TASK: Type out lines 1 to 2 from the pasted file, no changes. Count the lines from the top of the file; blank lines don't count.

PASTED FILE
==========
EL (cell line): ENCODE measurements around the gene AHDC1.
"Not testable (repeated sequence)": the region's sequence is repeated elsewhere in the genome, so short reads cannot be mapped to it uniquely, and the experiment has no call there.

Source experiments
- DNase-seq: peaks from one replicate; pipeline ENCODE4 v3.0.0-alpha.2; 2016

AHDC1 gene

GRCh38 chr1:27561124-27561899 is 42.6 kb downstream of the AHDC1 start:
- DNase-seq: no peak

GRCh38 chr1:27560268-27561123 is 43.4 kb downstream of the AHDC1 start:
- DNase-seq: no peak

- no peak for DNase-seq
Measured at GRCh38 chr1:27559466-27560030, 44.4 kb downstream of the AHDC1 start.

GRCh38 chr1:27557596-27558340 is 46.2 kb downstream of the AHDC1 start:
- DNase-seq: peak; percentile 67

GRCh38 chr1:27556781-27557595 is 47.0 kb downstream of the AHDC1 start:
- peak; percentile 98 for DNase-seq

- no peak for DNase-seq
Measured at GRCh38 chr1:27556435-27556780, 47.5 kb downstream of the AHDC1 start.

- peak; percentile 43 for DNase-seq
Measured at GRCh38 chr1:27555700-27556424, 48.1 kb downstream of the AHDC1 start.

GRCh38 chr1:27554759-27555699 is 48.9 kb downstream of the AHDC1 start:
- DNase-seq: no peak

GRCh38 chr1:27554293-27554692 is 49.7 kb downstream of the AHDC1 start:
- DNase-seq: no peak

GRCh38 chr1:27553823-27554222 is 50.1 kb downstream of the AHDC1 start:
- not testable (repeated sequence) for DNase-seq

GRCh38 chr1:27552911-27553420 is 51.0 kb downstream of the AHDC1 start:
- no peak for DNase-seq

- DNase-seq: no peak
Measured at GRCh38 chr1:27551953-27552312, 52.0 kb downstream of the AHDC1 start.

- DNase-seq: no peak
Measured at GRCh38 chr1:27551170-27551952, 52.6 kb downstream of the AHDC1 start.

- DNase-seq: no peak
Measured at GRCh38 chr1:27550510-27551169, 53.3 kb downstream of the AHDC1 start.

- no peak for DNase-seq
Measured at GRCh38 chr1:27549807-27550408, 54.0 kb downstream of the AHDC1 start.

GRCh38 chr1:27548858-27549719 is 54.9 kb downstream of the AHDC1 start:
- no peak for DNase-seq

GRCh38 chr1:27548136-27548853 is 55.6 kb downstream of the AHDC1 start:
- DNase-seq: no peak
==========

EL (cell line): ENCODE measurements around the gene AHDC1.
"Not testable (repeated sequence)": the region's sequence is repeated elsewhere in the genome, so short reads cannot be mapped to it uniquely, and the experiment has no call there.